The sense of setting out for a different kind of trip is already evident at Tehran's Mehrabad airport too, Āl-e Ahmad noting that the hajjis have their own terminal, separating them from the travelers bound for: "Paris, London, or New York" -- as:
Of course the man of made-up woman headed for Europe must be protected from the sight of these people who have answered the primal call of a desert religion.
       Conditions and infrastructure for the pilgrimage are still poor in 1960s Saudi Arabia, and Āl-e Ahmad is highly critical of how the Saudis manage all this; repeatedly he insists:
Medina and Mecca must be set free from the disgrace of these gentlemen and be declared two international Islamic cities.
There's no alternative but to internationalize these shrines, Mecca, Medina, ʿArafāt, and Mina, to place them under the management of a joint council of Muslim nations, and to remove them from Saudi Arab control
       A fundamental difference he has with Saudi attitudes is towards the historical -- not just a lack of preservation of the past but an active (and anything but wanton) destruction, coupled with garish new 'development', reinforced concrete at every turn. (Man, if he could see Medina/Mecca/etc. now .....) So in Mecca he finds:
Neon fills the streets everywhere. It's even on top of the House's minaret and the Kabba itself. When it pleased God to have a house built on the surface of this land, he should have realized that land would one day fall into the hands of the Saudi government, and that its doors and walls would be covered with neon because of the exigencies of oil exploration.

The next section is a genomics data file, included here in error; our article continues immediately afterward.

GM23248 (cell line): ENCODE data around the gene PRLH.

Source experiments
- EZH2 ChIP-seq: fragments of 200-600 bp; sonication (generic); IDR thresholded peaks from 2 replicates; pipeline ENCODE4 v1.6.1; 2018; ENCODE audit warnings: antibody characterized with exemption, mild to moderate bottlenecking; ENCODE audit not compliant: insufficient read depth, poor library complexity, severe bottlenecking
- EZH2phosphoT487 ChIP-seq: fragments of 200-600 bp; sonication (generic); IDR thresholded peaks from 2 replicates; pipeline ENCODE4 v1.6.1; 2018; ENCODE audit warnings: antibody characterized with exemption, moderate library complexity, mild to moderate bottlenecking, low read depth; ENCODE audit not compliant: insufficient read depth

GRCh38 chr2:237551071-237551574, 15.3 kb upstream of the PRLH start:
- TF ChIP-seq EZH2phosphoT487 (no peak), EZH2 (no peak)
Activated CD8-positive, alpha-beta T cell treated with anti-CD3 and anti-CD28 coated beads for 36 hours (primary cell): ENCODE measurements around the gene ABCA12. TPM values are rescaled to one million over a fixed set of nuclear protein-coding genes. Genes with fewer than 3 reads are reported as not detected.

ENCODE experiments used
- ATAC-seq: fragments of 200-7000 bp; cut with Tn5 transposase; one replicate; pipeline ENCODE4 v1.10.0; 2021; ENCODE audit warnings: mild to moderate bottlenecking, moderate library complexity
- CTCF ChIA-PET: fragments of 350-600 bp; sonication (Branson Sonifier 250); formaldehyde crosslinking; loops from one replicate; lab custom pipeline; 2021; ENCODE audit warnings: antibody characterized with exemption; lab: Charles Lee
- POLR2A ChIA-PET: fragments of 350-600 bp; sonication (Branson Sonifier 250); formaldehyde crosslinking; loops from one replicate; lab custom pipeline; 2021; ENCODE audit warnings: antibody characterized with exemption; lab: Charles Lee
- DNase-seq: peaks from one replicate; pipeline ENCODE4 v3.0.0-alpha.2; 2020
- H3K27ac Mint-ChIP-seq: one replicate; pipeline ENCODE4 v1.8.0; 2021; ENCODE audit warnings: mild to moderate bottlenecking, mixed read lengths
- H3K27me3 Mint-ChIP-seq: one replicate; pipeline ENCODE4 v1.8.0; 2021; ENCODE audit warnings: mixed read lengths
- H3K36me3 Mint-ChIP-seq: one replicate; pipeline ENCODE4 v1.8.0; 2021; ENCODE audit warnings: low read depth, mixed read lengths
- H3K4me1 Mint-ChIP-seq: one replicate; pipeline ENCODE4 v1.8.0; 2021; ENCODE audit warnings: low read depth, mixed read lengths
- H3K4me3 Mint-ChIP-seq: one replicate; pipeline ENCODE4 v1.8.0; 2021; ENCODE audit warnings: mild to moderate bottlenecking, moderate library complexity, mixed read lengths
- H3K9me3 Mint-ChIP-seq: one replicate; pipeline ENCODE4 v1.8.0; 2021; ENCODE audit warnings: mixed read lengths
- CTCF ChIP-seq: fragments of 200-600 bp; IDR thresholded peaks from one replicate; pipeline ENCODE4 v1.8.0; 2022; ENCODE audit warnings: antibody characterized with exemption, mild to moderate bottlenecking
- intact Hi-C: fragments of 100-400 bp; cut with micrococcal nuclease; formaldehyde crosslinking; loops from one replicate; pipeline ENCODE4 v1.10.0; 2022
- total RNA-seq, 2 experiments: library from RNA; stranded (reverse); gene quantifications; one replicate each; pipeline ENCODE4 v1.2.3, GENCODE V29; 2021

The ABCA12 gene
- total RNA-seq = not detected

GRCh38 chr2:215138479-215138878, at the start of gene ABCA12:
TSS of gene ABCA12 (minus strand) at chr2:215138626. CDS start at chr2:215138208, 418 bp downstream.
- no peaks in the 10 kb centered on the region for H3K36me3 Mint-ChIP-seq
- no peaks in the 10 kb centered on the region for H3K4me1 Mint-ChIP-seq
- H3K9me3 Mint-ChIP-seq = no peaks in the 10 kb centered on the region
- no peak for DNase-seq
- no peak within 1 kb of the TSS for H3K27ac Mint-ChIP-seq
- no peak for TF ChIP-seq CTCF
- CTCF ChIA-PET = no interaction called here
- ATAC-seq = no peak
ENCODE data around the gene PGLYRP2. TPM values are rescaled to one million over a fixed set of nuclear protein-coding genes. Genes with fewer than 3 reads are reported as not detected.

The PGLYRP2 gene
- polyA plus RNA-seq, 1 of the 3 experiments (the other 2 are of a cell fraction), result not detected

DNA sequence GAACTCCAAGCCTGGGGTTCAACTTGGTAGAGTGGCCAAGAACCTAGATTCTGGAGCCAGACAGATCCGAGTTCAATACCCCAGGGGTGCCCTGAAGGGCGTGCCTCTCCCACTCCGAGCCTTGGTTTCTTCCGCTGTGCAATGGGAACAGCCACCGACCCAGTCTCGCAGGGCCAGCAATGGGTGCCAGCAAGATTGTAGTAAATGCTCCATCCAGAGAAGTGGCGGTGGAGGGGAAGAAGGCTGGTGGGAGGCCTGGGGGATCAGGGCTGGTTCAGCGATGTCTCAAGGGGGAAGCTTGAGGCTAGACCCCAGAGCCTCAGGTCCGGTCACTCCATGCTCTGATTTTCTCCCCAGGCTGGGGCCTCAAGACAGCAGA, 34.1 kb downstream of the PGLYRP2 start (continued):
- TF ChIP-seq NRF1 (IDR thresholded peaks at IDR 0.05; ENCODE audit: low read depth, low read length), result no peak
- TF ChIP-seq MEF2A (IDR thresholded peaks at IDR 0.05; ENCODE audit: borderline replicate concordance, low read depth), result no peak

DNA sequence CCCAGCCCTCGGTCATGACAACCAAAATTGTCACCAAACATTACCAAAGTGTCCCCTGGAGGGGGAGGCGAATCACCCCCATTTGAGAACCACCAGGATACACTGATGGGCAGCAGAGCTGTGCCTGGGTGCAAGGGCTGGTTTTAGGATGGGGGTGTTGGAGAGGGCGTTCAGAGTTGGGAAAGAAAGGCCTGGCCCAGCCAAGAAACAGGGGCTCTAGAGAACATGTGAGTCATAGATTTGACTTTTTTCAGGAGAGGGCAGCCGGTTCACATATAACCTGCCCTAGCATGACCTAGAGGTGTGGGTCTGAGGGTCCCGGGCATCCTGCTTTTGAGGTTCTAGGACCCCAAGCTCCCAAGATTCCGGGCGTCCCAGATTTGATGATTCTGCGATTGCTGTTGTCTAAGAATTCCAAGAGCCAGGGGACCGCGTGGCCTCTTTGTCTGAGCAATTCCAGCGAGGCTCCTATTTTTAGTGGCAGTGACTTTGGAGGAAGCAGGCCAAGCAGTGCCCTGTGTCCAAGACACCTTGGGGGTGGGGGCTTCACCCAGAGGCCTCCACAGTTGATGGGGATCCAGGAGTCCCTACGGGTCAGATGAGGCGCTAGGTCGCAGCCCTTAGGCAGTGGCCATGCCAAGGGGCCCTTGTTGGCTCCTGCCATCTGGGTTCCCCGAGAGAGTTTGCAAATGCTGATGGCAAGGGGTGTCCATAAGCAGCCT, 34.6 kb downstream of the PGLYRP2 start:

One of Āl-e Ahmad's reasons for coming is his brother, who died here: "I mainly came on this trip looking for my brother", he writes at the end of the book, which also brings into focus the very different Saudi and specifically Wahhabi attitude towards the past and the individual. Going to the cemetery, looking for "traces of tradition" -- and of his brother --, he finds all the marker stones "smashed to dust":
The work of the Wahhabis of 40 years ago when they came to power in Saudi Arabia. Did they do all this simply out of Wahhabi prejudice ? At one time every grave had a dome and courtyard. Now there is justice and equality in death such as I have never seen !
       Visiting the ruins of an Ottoman fortress, he admits the attitude is more widespread:
All through the Muslim world we trample the remnants of those who've gone before, and wipe their traces off the face of the earth, so we can blossom ourselves.